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Malcolm Ogilvie

Dr Malcolm Alexander Ogilvie is a British ornithologist and freelance natural history author and consultant. One of his areas of expertise is wildfowl.
Ogilvie was formerly a research scientist with the Wildfowl and Wetlands Trust 1960-1986, also editing their journal, Wildfowl, 1966-1986. Until 1997 he was a member of the British Birds editorial board and a contributor to the handbook The Birds of the Western Palearctic. He has been a fully qualified bird ringer since 1958. He is a past regional representative for the British Trust for Ornithology, and the vice-county plant recorder for South Ebudes for the Botanical Society of Britain and Ireland.
Ogilvie has been resident on the island of Islay since 1986. He is married to Carol and has two daughters, Isla and Heather.

Asa Fitch

Dr. Asa Fitch (February 24, 1809 – April 8, 1879) was a natural historian and entomologist from Salem, New York.

Kenneth Williamson

Kenneth Williamson (1914 – 14 June 1977) was a British ornithologist who had a strong association with Scotland and with bird migration.
Williamson was born in Bury Lancashire. From 1941-1945 he served with the British occupation of the Faroe Islands in World War II, in 1944 marrying Esther Louise Rein of Tórshavn with whom he had a daughter Hervor and son Robin. From 1948-1957 he was Director of the Fair Isle Bird Observatory. Subsequently he became a Senior Research Officer with the British Trust for Ornithology and from 1958-1963 he was editor of the journal Bird Migration. From 1959-1963 he served on the British Birds Rarities Committee.
On 2 February 1959 Williamson was elected a Fellow of the Royal Society of Edinburgh.

Thaddeus William Harris

Thaddeus William Harris (November 12, 1795 – January 16, 1856) was an American entomologist and botanist. For the last few years of his life Harris was the librarian of Harvard University.

William Warde Fowler

William Warde Fowler (16 May 1847 – 15 June 1921) was an English historian and ornithologist, and tutor at Lincoln College, Oxford. He was best known for his works on ancient Roman religion.

John Richard Spence

John Richard Spence’s biography, age, height, fact, career, awards, net worth, salary, income, family tree, personal life and life story.

Elliott Coues

Elliott Coues (/ˈkaʊz/; September 9, 1842 – December 25, 1899) was an American army surgeon, historian, ornithologist and author.

John Henry Gurney Jr.

John Henry Gurney Jr. (1848–1922), was British ornithologist, son of John Henry Gurney Sr. and member of the Gurney family.

Dean Conant Worcester

Dean Conant Worcester, D.Sc.(hon.), FRGS (October 1, 1866 – May 2, 1924) was an American zoologist, public official, and authority on the Philippines, born at Thetford, Vermont, and educated at the University of Michigan (A.B., 1889). He first went to the Philippines in 1887 as a junior member of a scientific expedition, and built a controversial career in the early American colonial government beginning in 1899 based upon his experience in the country. He served as the influential Secretary of the Interior of the Philippine Islands until 1913 when he began focusing on his business interests. He died in the Philippines having organized and managed businesses that included coconut farming and processing, cattle raising and a maritime shipping line.

Doris Mable Cochran

Doris Mable Cochran (May 18, 1898 – May 22, 1968) was an American herpetologist and custodian of the American Natural Collection at the Smithsonian Institution in Washington, D.C. for many years.

Andrew John Berger

Andrew John Berger (August 30, 1915 – July 4, 1995) was an American ornithologist from the American Museum of Natural History.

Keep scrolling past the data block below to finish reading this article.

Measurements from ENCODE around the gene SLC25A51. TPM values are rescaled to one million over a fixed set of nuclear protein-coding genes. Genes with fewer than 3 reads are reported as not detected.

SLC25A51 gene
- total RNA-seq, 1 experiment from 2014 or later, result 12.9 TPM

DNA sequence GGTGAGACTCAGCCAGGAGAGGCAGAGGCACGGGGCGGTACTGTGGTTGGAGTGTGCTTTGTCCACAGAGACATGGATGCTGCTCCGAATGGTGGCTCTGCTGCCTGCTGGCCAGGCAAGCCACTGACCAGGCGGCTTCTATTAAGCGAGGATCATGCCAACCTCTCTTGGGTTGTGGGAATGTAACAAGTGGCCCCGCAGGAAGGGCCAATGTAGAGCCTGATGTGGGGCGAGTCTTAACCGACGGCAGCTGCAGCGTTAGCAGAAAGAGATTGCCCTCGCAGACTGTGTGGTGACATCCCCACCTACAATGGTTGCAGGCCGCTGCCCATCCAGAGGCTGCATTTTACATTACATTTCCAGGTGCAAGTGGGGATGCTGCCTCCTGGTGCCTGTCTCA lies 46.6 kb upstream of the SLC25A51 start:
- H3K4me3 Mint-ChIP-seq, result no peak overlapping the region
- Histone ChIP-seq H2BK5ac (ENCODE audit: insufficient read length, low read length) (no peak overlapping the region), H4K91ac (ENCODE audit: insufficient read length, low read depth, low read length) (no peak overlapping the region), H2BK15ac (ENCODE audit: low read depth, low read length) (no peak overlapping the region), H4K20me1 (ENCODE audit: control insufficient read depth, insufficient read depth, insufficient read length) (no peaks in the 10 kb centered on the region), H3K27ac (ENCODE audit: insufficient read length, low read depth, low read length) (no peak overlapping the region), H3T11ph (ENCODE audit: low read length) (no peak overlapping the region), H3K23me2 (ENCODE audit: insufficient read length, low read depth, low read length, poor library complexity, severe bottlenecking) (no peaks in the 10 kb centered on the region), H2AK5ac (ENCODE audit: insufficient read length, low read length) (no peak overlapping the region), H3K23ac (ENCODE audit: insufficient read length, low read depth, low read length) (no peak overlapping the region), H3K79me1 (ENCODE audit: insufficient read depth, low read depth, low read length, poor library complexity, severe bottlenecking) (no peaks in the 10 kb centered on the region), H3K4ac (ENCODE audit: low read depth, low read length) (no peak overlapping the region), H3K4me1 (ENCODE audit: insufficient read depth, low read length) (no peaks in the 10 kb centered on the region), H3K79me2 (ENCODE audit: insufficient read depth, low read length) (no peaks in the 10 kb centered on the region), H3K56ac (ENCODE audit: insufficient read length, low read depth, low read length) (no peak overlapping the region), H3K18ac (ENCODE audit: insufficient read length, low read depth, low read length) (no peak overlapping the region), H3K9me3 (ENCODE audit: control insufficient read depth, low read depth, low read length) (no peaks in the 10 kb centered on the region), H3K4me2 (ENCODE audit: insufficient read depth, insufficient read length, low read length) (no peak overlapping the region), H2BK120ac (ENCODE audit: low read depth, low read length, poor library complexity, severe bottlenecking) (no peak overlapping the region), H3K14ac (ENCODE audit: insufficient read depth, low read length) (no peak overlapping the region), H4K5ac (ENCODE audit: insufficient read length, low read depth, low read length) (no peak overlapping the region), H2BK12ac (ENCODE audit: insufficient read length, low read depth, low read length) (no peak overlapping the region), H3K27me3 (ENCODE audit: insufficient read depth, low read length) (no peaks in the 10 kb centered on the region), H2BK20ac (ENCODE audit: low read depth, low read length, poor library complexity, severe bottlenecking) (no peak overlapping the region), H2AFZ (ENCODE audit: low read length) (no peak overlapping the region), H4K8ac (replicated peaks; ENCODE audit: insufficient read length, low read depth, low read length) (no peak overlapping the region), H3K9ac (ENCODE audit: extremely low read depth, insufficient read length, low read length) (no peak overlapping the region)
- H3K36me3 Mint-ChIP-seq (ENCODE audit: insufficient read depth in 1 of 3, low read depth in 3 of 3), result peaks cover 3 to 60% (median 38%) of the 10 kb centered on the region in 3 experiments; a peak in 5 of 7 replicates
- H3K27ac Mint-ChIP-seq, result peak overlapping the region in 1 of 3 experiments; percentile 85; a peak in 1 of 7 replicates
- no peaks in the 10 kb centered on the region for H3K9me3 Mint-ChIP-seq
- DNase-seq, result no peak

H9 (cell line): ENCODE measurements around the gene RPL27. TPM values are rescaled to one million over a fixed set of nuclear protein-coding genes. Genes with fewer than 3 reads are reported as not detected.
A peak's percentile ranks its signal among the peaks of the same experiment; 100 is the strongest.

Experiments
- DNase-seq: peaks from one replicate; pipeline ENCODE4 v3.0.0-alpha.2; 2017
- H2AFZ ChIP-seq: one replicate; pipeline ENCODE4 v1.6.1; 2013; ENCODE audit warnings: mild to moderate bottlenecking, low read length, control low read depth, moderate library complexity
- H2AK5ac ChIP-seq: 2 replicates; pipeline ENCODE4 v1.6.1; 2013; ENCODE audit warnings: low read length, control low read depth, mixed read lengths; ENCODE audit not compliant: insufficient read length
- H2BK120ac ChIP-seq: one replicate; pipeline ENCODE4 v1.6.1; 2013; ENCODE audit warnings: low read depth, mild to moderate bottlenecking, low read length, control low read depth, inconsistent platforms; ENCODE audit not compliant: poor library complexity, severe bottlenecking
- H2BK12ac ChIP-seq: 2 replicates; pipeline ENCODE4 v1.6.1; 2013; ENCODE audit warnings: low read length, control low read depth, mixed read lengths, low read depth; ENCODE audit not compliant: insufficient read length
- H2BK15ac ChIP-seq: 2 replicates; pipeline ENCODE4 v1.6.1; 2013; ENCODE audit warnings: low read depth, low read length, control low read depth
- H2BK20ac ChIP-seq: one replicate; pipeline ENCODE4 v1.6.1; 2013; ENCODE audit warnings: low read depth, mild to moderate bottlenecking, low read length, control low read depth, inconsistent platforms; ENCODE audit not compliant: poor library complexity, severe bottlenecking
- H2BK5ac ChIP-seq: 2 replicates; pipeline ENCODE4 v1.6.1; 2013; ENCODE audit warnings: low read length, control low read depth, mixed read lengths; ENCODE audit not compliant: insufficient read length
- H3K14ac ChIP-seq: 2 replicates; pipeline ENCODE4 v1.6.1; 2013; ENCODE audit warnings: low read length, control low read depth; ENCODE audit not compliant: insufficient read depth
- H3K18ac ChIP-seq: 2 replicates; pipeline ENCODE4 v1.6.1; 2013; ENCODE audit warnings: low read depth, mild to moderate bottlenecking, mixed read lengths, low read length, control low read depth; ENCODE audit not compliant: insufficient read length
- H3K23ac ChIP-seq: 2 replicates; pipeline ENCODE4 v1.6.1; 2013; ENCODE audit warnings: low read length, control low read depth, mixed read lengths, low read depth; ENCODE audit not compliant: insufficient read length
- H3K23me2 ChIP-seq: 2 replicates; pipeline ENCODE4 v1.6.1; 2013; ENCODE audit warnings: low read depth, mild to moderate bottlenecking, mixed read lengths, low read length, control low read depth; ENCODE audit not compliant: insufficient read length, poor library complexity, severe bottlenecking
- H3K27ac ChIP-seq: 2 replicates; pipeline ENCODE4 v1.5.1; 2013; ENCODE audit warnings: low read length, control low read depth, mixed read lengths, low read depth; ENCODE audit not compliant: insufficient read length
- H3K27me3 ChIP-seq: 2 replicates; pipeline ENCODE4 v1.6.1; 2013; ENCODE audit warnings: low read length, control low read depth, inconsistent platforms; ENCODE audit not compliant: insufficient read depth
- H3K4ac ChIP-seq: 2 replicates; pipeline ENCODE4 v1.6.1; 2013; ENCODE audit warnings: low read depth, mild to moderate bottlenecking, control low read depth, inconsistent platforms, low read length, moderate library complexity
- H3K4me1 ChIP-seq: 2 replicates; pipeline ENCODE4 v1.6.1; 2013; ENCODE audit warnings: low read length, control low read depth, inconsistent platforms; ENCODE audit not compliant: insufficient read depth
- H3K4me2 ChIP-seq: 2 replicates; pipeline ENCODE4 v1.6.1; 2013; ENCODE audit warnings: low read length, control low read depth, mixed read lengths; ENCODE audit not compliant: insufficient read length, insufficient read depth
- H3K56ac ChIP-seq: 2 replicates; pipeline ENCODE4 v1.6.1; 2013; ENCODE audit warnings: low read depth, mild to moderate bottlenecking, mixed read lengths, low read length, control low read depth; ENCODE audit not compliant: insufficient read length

Joel Asaph Allen

Joel Asaph Allen (July 19, 1838 – August 29, 1921) was an American zoologist, mammalogist and ornithologist.
He became the first president of the American Ornithologists’ Union, the first curator of birds and mammals at the American Museum of Natural History, and the first head of that museum’s Department of Ornithology.
He is remembered for Allen’s rule, which states that the bodies of endotherms (warm-blooded animals) vary in shape with climate, having increased surface area in hot climates to lose heat, and minimized surface area in cold climates, to conserve heat.

John Henry Comstock

John Henry Comstock (February 24, 1849 – March 20, 1931) was an eminent researcher in entomology and arachnology and a leading educator. His work provided the basis for classification of butterflies, moths, and scale insects.

William Rowan (biologist)

William Rowan FRSC (1891–1957), was a Canadian biologist and ornithologist.
William Rowan was born in Basel, Switzerland on 29 July 1891. He attended Bedford School and in 1908 he emigrated to Canada and spent three years working as a ranch hand, sketching and photographing wildlife in his spare time, before returning to England and enrolling at University College London.
His studies were briefly interrupted by the outbreak of the First World War in 1914: he joined the London Scottish Rifles, but saw no active service and was discharged on medical grounds in 1915. He graduated in 1917 and after further study gained an MSc in 1919. After a brief spell as a school teacher in England, he was appointed as a lecturer in Zoology at the University of Manitoba in 1919, where he was a founder member of the Natural History Society of Manitoba. He moved to Edmonton in 1920 to found the department of Zoology at the University of Alberta, heading the department until his retirement in 1956.
In 1924, Rowan began experimenting with the effects of daylight on bird migration. It was generally thought that migration was probably initiated by variations in temperature or barometric pressure. He trapped a number of dark-eyed juncos, which he kept caged, and lengthened the hours of daylight to which they were exposed. This produced spring behaviour in the birds during the middle of winter. This work earned Rowan a doctorate from University College London, but a direct link to migration remained to be established: the seasonally disturbed birds appeared ready to fly northwards in spite of the fact that it was still winter; however, it remained to be established where they went after their release.